Ok, how about this for an idea.  We take it in turns to post a favourite (British spelling) comic cover every day.  This went really well on the comic fan website that I used to frequent.  What we tried to do was find a theme or subject and follow that, until we all got bored with that theme.  I'd like to propose a theme of letters of the alphabet. So, for the remainder of October (only 5 days) and all of November, we post comic cover pictures associated with the letter "A".  Then in December, we post covers pertaining to the letter "B".  The association to the letter can be as tenuous as you want it to be. For example I could post a cover from "Adventure Comics" or "Amazing Spider Man".  However Spider Man covers can also be posted when we're on the letter "S".  Adventure Comic covers could also be posted when we're on the letter "L" if they depict the Legion of Super Heroes.  So, no real hard, fast rules - in fact the cleverer the interpretation of the letter, the better, as far as I'm concerned.

And it's not written in stone that we have to post a cover every day. There may be some days when no cover gets posted. There's nothing wrong with this, it just demonstrates that we all have lives to lead.

If everyone's in agreement I'd like to kick this off with one of my favourite Action Comic covers, from January 1967. Curt Swan really excelled himself here.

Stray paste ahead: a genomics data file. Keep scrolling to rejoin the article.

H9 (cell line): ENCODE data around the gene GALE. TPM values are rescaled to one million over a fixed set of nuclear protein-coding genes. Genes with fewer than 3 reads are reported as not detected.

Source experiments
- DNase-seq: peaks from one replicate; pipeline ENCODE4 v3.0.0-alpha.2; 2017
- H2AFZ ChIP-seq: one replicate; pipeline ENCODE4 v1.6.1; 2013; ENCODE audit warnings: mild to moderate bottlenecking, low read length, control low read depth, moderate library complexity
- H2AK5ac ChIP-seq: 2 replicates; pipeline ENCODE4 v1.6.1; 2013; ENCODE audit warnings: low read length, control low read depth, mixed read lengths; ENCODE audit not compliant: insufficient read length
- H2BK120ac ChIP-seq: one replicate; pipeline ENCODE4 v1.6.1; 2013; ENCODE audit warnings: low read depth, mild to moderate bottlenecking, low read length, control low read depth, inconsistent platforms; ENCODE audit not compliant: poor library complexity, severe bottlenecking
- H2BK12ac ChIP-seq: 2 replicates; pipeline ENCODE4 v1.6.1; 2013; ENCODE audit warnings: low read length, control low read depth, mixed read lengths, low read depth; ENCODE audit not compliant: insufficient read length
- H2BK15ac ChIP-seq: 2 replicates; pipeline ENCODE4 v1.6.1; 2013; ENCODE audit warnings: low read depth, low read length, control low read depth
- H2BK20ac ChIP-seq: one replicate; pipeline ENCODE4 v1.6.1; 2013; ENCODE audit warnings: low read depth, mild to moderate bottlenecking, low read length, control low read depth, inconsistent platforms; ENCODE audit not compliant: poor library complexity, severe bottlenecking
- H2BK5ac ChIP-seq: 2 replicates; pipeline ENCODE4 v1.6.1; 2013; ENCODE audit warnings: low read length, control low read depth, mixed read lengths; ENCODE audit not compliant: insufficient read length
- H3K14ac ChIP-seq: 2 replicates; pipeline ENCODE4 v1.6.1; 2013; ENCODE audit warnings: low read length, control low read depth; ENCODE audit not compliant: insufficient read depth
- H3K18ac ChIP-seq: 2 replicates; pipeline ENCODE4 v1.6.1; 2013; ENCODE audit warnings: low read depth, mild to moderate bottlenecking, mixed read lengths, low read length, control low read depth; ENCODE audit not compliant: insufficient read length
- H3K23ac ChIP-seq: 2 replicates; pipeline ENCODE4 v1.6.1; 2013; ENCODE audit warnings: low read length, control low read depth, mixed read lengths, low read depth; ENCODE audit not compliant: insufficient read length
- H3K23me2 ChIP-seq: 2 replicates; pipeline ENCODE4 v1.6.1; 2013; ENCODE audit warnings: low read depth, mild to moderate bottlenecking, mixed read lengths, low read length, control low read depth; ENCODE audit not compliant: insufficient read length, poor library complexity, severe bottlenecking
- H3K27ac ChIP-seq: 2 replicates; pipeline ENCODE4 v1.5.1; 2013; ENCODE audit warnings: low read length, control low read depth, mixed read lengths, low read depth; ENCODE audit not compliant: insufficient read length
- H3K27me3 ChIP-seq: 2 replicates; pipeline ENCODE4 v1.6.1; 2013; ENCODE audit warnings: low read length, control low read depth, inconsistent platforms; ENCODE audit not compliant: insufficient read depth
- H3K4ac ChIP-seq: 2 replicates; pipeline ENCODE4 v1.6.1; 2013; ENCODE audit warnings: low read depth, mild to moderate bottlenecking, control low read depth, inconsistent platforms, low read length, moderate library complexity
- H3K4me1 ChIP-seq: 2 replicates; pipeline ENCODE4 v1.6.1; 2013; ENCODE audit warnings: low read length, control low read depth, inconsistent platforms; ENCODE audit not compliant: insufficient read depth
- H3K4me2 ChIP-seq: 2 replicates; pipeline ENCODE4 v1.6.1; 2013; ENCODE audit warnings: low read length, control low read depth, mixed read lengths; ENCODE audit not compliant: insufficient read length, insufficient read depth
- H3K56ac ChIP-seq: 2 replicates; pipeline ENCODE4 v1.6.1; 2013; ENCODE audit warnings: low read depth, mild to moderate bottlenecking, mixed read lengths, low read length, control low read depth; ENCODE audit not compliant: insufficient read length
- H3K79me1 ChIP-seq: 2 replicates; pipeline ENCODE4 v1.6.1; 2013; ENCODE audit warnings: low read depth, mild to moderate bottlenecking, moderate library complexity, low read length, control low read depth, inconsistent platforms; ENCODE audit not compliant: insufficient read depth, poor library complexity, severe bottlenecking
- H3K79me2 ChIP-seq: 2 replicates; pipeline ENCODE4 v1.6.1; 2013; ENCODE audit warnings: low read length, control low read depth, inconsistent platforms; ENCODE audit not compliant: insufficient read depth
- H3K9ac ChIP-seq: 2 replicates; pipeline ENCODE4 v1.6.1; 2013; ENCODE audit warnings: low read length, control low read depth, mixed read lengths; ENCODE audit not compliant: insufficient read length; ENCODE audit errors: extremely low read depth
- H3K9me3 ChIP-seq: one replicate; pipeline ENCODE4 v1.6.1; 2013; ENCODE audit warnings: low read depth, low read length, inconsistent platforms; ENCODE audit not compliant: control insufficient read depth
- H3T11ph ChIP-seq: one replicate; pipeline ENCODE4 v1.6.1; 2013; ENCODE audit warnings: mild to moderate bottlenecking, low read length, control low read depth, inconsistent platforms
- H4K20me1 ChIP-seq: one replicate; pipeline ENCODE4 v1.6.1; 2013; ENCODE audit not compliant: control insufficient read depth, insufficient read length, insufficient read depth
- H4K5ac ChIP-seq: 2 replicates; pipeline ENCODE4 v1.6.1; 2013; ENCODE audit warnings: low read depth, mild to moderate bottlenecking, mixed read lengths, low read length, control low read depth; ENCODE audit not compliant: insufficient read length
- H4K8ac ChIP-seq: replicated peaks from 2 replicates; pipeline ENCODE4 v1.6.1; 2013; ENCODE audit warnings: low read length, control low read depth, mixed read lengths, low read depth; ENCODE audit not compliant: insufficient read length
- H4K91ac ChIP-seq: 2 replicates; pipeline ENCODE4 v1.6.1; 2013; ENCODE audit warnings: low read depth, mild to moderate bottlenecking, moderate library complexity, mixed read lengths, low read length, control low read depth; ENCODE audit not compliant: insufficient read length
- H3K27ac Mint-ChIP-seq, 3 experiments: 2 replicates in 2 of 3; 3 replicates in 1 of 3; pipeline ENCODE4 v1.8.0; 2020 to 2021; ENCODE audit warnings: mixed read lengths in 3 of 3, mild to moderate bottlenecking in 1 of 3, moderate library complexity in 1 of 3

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Well done guys. Me, I'm struggling to find more English language comics starting with 'E' so I'm switching to foreign comics. Here's El Bravo - It's an Italian comic and that's about all I know.

"The End of the Green Goblin"

Yeah, right!

Steve W said:

Here's El Bravo - It's an Italian comic

I found the issue at Comic Book Plus. It has three features: "El Bravo", about a masked Western hero; "Marino", about a boy who belongs to an amphibious race that lives in an undersea land; and "Slim", about a youth with great strength. The cover shows a scene from the "Slim" instalment.

My "E" company: Eternity(and a Jack Kirby FF #1homage to boot).

Emergency! #1 (1976).

Star Trek: Assignment Earth

It seems like folks liked Dell's Espionage; it is a striking cover.  The TV show, which I don't think I ever saw, and if I did, I certainly don't remember it, did not have reoccurring characters.  The comic book seemed to follow that pattern, at least according to the GCD.  I thought I owned it, but it turns out I don't.  I did find the first story, "The Chameleon," online at Saved From the Paper Drive (November 2, 2012) http://savedfromthepaperdrive.blogspot.com/2012/11/comic-book-short....  The art is by Jack Sparling, but it isn't as rushed as some of his other Dell art. I thought the story worked well, and the (little) "twist" at the end was fine as it closed a possible plot hole, and elevated it above pedestrian.

The only thing connecting this comic to the TV series is the title.  The stories don't appear to be adaptations.  Why would Dell pay extra for the license and then produce what is essentially a generic anthology which is then copyrighted in NBC 's name?  They did the same thing with Outer Limits --did the title/name recognition sell enough extra copies to justify the license?  I guess we'll never know.  The same could be said for Gold Key's Twilight Zone and Boris Karloff -- besides the "hosts" there really wasn't anything different about the two from other "mystery" comics of the time.  Ripley's Believe It or Not! may be a slightly different situation, but maybe not; I would guess those stories could have also fit in any generic "mystery" comic with a modicum of tinkering.